Gold Is Causing a River of Problems for the Amazon Rainforest

One unusual session at NYC Jewelry Week in November was a screening of the documentary River of Gold. Narrated by Academy Award winners Sissy Spacek and Herbie Hancock, the 63-minute film tells how a sudden rush of small-scale gold miners—almost all using mercury—are seriously endangering the rainforest in Peru’s Madre de Dios region.

The film will be released for free online in March, backed by a public relations campaign. It is currently touring at different educational institutions.

The film’s codirector, Sarah duPont (pictured below), who is also the founder and president of the Amazon Aid Foundation, talks to JCK about why she got interested in this topic and what the industry—and consumers—should do about it.

JCK: Why did you decide to make this film?

DuPont: I started going to the Peruvian Amazon with a bunch of well-known scientists, with the goal of preserving this really important area of Peru. It has some of the highest numbers of biodiversity in the world. As the world heats up from climate change, all the species need to be able to migrate to higher places. It’s become a super-important migratory corridor.

Then 9/11 happened, and the price of gold shot up from $250 an ounce. About 70,000 miners moved into this area and started to poison it with mercury. I got the idea to start producing multimedia to educate people about what is happening in the Amazon. The film touches on these aspects through the lens of gold mining.

What did you learn about gold?

About 15 million–40 million [people] work in the global sector. Mercury is involved, which makes it even more serious. There are a lot of illicit activities associated with it. You’ve got the Mafia, you’ve got money laundering, child slavery, you have the whole shebang.

What do you feel needs to be done?

It’s not about boycotting gold. There are a lot of people in the sector. I believe we need to formalize and regulate the small-scale mining sector. We need to have a responsible and transparent supply chain for gold.

There’s a lot of discussion about what’s the best way to get gold to market, Fairtrade, Fairmined. But it’s very hard for some of the miners on the ground to get that certification. Everyone needs to have a more aligned mission. How are we are going to let these vulnerable poor miners get their gold to market in a way that isn’t that hard to do?

 Sarah duPont
Sarah duPont, founder and president of Amazon Aid Foundation, is codirector of River of Gold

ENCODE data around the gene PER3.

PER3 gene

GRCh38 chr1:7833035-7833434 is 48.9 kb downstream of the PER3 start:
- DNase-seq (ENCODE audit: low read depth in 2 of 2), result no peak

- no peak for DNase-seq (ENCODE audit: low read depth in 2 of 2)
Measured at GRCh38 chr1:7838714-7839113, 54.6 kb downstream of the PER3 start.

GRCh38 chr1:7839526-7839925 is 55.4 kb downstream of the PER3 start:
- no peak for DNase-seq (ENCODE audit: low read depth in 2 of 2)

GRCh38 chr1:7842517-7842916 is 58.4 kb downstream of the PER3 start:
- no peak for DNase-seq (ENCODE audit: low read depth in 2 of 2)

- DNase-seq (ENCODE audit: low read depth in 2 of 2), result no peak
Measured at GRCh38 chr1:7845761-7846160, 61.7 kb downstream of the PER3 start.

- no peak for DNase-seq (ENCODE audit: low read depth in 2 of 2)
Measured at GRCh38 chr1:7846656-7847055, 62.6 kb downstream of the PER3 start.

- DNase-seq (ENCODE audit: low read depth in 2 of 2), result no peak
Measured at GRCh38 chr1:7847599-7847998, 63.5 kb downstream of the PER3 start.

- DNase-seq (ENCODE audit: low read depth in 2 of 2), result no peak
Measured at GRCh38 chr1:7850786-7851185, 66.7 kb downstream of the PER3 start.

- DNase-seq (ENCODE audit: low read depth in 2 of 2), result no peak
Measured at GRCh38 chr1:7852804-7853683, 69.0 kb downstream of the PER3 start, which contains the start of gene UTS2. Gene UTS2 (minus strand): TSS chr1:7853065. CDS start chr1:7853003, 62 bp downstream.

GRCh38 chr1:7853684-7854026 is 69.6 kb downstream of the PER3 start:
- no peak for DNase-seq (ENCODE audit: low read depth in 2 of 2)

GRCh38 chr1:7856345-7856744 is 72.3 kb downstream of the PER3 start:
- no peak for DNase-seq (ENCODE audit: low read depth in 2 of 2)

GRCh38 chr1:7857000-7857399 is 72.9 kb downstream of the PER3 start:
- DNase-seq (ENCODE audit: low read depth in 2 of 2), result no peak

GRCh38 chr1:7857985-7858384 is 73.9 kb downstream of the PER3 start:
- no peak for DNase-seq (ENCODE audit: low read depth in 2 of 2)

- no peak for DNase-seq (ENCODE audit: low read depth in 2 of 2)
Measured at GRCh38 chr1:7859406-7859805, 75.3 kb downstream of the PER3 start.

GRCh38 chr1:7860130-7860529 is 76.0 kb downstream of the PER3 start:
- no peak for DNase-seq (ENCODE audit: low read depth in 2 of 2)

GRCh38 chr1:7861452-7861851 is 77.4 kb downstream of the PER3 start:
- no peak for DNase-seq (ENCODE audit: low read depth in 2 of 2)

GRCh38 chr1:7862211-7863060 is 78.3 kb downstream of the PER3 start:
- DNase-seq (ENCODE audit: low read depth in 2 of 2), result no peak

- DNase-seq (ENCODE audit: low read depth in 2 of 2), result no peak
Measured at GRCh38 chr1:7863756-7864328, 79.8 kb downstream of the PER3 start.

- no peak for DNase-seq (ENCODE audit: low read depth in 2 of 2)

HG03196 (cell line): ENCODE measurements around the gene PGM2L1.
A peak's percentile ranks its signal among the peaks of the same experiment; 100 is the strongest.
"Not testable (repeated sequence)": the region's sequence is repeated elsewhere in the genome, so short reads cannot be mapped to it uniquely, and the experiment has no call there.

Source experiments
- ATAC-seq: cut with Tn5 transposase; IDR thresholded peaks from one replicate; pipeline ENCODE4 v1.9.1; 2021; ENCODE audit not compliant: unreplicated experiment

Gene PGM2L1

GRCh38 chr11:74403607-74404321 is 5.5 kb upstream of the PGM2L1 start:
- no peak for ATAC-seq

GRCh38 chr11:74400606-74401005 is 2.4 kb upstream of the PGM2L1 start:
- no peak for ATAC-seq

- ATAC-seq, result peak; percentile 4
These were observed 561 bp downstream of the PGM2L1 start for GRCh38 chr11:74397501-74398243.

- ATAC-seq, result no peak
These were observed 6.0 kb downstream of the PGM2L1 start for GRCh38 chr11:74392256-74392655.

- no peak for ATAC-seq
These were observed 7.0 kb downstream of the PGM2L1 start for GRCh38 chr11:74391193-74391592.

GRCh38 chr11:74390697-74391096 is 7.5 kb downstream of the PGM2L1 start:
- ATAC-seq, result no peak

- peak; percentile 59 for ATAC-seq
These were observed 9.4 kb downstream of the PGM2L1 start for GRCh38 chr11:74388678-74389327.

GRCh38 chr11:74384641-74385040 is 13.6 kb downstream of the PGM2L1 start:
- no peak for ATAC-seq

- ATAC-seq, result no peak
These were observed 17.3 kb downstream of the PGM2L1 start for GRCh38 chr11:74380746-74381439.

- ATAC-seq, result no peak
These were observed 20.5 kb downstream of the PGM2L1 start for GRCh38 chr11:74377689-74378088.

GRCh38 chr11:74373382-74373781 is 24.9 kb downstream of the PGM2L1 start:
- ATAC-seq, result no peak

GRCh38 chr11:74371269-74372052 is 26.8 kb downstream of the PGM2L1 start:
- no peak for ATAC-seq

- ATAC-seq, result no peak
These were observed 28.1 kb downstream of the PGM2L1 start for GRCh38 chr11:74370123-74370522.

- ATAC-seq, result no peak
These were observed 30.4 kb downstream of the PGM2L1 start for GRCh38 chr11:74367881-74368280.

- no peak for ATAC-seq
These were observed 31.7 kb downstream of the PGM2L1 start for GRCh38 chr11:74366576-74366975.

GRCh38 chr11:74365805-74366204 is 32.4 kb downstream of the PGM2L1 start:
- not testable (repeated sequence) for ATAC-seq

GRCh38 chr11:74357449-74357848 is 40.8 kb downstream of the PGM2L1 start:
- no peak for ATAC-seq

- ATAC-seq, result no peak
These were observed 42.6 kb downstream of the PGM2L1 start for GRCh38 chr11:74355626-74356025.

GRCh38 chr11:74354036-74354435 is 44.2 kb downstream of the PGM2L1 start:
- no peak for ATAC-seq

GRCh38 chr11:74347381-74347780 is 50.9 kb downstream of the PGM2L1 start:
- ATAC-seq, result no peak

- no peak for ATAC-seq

What kind of communications are you giving to consumers?

The language that you use has to be really well thought out. We are looking at exactly what we should say. It’s not a black-and-white issue. The learning curve for me was pretty steep. When I first started this project, it was all about the Amazon, and then I saw what is happening with these vulnerable populations. So, it has to be done very carefully. The messaging has to be careful not to demonize the miners.

A lot of companies use recycled gold, and say that’s an answer. Do you agree?

No. It can be an answer. It does help, but also recycled gold can be problematic. You can take a bar of gold that is newly out of the Amazon, cut a piece of it off, and say it’s recycled. Recycled is a good thought, but there needs to be a structure of what it means to be recycled.

Some argue that if everyone uses recycled gold, that will eliminate problematic mining. Do you agree?

There is plenty of gold out there to recycle, yet mining is on the upswing. So, it doesn’t seem to be an answer to the question.

What reaction have people had to the film?

They are really upset. Most people have no idea where their gold comes from. Gold is so intertwined in our daily lives and people have no idea that this is happening. It’s an amazing thing, really.

I have people say everything from, “I’m never going to buy anything gold again” to “What can I do to protect the Amazon?” The film was made to appeal to many different groups. It was also made to be shown in the classroom. We have 200 pages of curriculum built around the film.

What do you think members of the industry need to do?

They need to be aware of the issue and to organize to actually take positive, realistic steps to produce a clean supply chain for gold. Education is key, awareness is key.

There are a lot of good people that are working in the space. It’s a complicated situation. There are so many people working on it, there doesn’t seem to be a fused approach. That is what needs to happen.

There are solutions and we need to take realistic steps to get there. It’s not acceptable that these pieces are made out of love and for love. There’s such a dichotomy of where some of this gold comes from, which just does not gibe with what the jewelry industry is trying to do. Gold mining is one of the most destructive things to our forest, because of the mercury.

People are really starting to pay more attention to what is happening to our planet. I am giving the jewelry industry a loving challenge to really dig deep and find some working solutions.

[The film’s website includes a tool kit for jewelers concerned about improving their gold supply, as well as a Clean Gold Buyer’s Guide for consumers.]

(Images courtesy of Amazon Aid Foundation)

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JCK News Director

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